Look-Alike Medication Names and Packaging

Perform a failure mode and effects analysis (FMEA). Before adding a medication that could be used in the pediatric population to your organization’s formulary, consider gathering an appropriate interdisciplinary team (e.g., P&T committee) to perform an FMEA to determine potential hazards with that medication.19 Evaluation of the look-alike potential of product names and containers in all possible areas of storage throughout the organization, not just the pharmacy, may be necessary.

The P&T committee may also verify that drugs are appropriate for use in the pediatric population (e.g., concentrations, dosage forms, inactive ingredients) as well as approve clinical pathways, protocols, preprinted orders/CPOE order sets, and dose calculation forms. The committee could appoint and oversee a multidisciplinary team for this purpose.1

Product storage and listings. Separate products with look-alike names on storage shelves, computer screens, and any printed prescriber or stock order forms.28

Product differentiation. Modifying look-alike drug names by using mixed-case letters and bolding to draw attention to the letters that differ in their names can help distinguish similar drug names. This strategy is commonly referred to as “tall man lettering” (e.g., hydrALAZINE and hydrOXYzine). This strategy may be considered to differentiate drug names on product labels, on storage bin labels, and in computer pick lists or drop-down menus.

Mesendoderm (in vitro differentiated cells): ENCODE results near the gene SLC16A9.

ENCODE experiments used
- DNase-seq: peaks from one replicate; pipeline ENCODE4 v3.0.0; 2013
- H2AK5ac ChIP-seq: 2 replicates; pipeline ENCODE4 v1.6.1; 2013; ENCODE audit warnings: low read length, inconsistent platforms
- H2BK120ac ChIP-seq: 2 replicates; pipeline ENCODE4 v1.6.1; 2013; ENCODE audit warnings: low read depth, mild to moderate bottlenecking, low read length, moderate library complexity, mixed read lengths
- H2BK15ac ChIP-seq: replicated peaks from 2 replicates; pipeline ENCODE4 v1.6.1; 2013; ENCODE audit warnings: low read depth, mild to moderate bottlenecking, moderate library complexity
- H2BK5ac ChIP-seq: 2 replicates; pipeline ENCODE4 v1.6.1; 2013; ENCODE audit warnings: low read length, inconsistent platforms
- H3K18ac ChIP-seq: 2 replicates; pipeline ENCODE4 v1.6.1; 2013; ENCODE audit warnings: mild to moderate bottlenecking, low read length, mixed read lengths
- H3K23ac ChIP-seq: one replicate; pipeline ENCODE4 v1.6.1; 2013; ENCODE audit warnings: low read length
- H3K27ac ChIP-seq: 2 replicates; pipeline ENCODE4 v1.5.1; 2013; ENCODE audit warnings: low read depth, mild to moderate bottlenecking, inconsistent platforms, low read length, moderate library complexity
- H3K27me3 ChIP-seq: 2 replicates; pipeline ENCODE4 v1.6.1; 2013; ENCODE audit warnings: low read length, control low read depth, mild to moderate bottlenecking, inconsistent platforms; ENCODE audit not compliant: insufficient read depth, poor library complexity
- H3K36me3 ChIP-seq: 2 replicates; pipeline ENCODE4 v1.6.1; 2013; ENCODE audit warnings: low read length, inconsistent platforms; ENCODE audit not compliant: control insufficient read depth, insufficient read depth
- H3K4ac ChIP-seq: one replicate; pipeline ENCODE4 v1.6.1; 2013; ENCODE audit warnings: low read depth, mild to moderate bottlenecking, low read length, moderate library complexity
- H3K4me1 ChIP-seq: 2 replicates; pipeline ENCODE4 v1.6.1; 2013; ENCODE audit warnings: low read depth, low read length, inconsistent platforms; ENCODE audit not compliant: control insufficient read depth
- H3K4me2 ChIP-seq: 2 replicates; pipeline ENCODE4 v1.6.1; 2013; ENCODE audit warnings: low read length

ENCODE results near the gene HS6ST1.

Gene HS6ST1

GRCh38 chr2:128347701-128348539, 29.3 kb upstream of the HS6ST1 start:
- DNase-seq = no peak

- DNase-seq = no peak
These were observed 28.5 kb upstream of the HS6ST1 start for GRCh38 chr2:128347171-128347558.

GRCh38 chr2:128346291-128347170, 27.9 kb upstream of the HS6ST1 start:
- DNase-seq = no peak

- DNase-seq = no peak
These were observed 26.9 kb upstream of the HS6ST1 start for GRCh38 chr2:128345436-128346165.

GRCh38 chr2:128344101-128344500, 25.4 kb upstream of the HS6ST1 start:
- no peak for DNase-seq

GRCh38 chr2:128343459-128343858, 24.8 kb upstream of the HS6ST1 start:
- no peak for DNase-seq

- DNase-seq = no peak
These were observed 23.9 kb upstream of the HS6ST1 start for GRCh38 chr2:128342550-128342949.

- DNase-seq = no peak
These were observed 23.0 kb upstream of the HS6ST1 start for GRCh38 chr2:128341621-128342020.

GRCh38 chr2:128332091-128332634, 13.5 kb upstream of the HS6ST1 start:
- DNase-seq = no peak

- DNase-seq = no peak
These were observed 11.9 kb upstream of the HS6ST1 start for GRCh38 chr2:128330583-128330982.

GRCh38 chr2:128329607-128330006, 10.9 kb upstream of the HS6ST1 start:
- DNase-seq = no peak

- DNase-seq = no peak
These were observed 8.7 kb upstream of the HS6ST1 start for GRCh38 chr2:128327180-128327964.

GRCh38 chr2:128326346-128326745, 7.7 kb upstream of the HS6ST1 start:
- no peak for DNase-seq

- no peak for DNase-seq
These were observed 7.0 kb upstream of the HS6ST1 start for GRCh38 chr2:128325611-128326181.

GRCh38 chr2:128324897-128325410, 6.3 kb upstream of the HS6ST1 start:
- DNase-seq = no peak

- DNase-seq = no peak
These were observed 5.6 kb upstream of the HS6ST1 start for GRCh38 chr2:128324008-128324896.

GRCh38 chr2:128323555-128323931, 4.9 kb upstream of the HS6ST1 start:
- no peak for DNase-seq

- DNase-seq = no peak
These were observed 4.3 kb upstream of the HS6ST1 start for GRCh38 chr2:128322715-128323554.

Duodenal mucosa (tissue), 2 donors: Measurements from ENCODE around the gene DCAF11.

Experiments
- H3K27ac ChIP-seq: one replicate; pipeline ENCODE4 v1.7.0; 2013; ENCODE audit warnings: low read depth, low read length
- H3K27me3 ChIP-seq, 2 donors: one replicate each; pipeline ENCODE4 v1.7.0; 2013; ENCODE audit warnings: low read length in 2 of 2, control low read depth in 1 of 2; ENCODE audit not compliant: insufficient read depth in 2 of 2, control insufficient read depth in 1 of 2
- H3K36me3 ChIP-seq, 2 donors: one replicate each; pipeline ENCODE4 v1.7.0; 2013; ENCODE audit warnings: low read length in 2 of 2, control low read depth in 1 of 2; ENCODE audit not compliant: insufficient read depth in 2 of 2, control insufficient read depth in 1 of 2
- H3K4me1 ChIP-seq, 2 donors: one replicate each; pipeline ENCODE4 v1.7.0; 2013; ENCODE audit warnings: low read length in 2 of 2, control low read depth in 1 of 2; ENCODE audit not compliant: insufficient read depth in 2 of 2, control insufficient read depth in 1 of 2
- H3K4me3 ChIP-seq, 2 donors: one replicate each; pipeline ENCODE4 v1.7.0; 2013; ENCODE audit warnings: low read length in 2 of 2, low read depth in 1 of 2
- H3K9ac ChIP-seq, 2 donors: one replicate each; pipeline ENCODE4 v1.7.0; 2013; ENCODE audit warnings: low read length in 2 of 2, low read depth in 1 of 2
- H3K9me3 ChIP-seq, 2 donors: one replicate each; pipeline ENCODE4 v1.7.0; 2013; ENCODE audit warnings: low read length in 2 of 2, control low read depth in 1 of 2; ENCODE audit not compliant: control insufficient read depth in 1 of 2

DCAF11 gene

IV Line Mix-Ups

Set up infusions completely and one at a time. When preparing to administer multiple infusions to a pediatric patient, ensure that the line for the first medication is inserted into the pump prior to preparation of the second medication. Physically tracing the line can help ensure that the correct channel and the correct IV line have been used to program the infusions.21